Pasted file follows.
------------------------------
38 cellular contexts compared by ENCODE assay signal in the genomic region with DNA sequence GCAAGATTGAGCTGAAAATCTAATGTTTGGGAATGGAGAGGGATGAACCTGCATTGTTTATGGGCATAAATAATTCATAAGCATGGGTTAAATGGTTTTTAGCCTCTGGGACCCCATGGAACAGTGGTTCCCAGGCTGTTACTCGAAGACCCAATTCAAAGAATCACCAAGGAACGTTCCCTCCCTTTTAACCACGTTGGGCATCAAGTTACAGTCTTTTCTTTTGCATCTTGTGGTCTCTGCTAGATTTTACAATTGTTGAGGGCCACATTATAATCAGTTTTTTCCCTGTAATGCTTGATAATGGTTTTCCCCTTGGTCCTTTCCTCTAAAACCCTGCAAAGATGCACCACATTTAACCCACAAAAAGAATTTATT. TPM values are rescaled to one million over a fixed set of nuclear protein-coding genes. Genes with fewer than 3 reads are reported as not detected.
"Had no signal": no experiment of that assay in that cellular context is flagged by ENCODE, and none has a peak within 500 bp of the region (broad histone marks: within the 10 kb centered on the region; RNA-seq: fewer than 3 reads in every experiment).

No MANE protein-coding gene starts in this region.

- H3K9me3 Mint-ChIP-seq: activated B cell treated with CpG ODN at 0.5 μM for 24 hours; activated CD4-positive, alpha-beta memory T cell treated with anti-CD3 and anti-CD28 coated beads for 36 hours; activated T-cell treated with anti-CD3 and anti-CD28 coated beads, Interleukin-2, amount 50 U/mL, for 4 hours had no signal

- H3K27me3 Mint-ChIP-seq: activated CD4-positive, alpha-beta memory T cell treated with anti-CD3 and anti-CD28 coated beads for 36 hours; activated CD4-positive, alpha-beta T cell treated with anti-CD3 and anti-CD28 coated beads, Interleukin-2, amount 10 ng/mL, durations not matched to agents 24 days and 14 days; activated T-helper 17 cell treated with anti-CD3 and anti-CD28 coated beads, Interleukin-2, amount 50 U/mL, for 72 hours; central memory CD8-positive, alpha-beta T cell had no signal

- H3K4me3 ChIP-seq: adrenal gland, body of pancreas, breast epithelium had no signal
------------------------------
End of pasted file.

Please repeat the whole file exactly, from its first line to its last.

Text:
38 cellular contexts compared by ENCODE assay signal in the genomic region with DNA sequence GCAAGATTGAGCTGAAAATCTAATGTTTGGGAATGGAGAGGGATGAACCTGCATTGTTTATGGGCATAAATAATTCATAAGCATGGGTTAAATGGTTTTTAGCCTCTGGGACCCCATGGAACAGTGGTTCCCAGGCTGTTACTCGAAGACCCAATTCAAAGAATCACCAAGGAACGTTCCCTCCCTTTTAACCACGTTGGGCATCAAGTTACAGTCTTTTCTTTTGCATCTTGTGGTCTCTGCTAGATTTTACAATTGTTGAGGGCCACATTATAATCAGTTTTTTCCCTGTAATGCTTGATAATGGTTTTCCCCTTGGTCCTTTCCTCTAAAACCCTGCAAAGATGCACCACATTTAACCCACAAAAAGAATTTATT. TPM values are rescaled to one million over a fixed set of nuclear protein-coding genes. Genes with fewer than 3 reads are reported as not detected.
"Had no signal": no experiment of that assay in that cellular context is flagged by ENCODE, and none has a peak within 500 bp of the region (broad histone marks: within the 10 kb centered on the region; RNA-seq: fewer than 3 reads in every experiment).

No MANE protein-coding gene starts in this region.

- H3K9me3 Mint-ChIP-seq: activated B cell treated with CpG ODN at 0.5 μM for 24 hours; activated CD4-positive, alpha-beta memory T cell treated with anti-CD3 and anti-CD28 coated beads for 36 hours; activated T-cell treated with anti-CD3 and anti-CD28 coated beads, Interleukin-2, amount 50 U/mL, for 4 hours had no signal

- H3K27me3 Mint-ChIP-seq: activated CD4-positive, alpha-beta memory T cell treated with anti-CD3 and anti-CD28 coated beads for 36 hours; activated CD4-positive, alpha-beta T cell treated with anti-CD3 and anti-CD28 coated beads, Interleukin-2, amount 10 ng/mL, durations not matched to agents 24 days and 14 days; activated T-helper 17 cell treated with anti-CD3 and anti-CD28 coated beads, Interleukin-2, amount 50 U/mL, for 72 hours; central memory CD8-positive, alpha-beta T cell had no signal

- H3K4me3 ChIP-seq: adrenal gland, body of pancreas, breast epithelium had no signal